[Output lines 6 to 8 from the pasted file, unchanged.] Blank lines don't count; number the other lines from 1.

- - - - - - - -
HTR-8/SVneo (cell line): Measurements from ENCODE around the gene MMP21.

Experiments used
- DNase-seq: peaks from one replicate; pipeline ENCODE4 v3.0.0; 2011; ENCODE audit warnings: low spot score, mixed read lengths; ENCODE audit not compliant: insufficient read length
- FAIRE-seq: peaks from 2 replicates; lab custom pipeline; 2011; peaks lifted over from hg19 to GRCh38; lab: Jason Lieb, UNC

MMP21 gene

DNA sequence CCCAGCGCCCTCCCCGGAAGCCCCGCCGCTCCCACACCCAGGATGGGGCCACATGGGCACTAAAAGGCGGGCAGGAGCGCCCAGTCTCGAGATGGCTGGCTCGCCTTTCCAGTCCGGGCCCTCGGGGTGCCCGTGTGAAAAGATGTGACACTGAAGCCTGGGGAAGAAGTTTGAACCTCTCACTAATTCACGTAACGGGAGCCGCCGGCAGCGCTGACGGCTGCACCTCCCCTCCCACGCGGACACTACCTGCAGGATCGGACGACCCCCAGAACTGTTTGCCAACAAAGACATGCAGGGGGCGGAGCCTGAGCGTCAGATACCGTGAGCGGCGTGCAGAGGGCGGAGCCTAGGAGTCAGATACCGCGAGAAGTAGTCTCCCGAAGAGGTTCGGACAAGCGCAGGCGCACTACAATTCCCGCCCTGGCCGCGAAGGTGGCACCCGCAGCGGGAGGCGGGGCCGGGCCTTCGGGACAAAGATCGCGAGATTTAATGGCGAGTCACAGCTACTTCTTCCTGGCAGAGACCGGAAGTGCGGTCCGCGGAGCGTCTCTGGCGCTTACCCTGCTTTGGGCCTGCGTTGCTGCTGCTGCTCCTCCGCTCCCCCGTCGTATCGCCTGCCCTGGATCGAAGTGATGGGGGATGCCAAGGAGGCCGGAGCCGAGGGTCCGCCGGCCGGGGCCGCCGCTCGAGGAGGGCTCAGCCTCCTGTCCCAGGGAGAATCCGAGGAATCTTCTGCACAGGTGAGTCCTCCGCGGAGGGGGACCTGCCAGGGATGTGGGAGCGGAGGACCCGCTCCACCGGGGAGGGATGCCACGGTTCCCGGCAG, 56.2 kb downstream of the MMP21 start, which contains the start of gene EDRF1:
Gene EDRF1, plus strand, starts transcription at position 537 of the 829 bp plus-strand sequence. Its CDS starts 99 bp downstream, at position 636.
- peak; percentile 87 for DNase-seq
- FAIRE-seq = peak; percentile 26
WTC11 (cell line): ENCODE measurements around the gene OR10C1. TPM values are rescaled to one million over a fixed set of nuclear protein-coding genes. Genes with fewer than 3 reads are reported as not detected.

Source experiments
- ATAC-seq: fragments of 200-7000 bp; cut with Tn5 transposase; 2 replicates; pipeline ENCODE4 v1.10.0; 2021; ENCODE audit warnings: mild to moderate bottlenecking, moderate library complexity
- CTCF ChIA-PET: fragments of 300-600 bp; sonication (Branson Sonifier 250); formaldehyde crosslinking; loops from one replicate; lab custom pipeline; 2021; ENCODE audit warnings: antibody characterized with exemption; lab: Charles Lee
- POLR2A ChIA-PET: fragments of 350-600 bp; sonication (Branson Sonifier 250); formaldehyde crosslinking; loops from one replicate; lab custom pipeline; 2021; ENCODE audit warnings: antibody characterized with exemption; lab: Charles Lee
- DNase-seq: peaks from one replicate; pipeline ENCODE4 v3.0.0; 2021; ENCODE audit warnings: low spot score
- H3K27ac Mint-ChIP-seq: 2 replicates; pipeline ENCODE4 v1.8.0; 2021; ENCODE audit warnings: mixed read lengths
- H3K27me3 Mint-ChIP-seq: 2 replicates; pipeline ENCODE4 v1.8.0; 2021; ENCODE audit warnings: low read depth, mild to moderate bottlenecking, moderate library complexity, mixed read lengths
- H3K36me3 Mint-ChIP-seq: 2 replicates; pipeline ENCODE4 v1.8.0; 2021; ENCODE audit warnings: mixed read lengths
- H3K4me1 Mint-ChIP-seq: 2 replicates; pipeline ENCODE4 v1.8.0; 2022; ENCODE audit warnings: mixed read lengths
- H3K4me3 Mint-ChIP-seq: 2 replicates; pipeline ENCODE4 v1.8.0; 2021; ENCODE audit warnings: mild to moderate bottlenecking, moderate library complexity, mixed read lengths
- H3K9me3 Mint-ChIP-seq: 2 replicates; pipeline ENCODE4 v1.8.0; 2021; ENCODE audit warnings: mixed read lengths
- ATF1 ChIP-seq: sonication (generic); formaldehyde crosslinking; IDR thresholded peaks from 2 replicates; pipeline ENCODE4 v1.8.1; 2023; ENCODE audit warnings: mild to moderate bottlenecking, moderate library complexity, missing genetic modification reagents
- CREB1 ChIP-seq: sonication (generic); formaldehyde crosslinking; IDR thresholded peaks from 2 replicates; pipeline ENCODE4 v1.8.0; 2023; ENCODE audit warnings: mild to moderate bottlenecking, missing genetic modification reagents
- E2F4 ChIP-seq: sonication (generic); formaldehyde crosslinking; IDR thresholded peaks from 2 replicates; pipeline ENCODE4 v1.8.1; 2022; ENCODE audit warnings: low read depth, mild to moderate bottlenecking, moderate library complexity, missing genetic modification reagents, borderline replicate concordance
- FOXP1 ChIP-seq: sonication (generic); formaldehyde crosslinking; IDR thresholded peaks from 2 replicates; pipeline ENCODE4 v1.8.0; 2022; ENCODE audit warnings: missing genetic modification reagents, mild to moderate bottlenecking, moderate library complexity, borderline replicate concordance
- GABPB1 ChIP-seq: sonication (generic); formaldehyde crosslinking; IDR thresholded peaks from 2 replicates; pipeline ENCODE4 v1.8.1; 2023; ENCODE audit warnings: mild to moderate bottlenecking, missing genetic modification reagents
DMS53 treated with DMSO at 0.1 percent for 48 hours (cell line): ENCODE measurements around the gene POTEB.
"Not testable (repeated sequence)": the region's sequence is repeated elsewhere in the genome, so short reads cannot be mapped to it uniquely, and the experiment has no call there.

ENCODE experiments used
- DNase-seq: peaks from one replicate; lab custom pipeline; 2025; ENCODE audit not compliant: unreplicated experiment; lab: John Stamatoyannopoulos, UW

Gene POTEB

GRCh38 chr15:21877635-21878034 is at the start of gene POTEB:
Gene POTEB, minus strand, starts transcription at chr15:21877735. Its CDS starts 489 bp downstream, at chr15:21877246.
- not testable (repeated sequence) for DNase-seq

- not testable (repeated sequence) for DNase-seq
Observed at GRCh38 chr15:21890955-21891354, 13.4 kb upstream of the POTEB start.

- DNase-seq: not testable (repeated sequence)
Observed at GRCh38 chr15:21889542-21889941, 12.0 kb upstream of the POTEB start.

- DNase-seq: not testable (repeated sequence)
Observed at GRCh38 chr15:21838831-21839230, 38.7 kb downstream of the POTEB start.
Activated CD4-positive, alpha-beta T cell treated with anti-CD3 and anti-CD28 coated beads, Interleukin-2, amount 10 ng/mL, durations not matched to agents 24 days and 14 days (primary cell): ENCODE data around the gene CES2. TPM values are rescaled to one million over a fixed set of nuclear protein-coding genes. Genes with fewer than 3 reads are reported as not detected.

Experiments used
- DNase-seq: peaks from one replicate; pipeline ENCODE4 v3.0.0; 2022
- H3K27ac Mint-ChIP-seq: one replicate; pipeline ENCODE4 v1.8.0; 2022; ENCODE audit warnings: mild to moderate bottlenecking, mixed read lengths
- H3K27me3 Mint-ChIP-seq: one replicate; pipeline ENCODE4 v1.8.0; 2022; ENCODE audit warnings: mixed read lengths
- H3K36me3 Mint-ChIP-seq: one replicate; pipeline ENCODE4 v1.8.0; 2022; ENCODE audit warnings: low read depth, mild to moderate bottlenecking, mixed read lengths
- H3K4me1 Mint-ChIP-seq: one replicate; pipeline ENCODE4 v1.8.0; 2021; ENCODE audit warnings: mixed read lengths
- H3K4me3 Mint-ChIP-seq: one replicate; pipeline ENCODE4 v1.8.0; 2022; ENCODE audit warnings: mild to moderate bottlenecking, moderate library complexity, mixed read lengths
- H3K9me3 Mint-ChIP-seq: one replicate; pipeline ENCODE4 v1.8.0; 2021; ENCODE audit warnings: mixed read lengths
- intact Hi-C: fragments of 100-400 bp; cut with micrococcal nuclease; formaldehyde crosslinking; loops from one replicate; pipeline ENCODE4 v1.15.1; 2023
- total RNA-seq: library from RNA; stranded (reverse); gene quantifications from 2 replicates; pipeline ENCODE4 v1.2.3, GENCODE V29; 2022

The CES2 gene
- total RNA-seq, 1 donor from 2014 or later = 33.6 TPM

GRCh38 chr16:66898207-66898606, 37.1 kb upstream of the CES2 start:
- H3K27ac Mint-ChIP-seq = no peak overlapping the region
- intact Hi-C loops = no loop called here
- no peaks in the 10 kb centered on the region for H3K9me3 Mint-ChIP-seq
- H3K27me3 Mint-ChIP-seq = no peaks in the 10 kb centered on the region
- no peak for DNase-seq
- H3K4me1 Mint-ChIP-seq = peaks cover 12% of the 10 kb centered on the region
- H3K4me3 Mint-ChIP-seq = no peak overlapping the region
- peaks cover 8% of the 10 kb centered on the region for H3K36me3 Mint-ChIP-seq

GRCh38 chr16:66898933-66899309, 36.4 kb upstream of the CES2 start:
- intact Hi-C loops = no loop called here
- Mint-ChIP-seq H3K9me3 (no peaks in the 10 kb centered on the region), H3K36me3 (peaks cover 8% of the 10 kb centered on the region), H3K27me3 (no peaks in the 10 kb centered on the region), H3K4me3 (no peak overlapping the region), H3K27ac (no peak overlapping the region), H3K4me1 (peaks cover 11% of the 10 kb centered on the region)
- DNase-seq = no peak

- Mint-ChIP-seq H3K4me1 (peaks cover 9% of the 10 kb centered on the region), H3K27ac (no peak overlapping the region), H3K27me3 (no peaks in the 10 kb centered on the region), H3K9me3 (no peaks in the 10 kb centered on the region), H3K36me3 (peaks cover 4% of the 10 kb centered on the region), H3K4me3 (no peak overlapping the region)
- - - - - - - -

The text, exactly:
DNA sequence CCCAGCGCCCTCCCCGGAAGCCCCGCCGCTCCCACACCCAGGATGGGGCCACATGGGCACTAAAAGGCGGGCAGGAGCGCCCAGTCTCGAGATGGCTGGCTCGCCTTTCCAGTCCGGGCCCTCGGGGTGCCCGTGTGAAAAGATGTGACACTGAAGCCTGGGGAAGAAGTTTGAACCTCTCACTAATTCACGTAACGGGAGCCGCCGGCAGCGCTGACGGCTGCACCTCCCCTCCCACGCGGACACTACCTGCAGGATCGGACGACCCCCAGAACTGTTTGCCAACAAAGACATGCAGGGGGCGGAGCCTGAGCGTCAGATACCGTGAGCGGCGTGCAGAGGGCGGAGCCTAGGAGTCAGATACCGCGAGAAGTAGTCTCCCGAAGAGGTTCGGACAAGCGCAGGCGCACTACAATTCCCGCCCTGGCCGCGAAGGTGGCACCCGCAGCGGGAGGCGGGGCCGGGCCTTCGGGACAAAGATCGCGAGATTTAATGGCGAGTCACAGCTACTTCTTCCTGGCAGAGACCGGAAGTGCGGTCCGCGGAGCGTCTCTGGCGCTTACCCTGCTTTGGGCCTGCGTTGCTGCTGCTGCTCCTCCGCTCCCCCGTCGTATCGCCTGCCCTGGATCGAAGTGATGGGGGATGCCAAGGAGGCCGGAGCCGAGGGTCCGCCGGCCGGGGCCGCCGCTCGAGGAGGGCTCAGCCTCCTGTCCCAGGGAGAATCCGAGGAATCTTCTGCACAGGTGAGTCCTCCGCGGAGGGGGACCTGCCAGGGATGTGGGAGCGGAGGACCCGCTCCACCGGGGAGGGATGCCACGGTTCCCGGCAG, 56.2 kb downstream of the MMP21 start, which contains the start of gene EDRF1:
Gene EDRF1, plus strand, starts transcription at position 537 of the 829 bp plus-strand sequence. Its CDS starts 99 bp downstream, at position 636.
- peak; percentile 87 for DNase-seq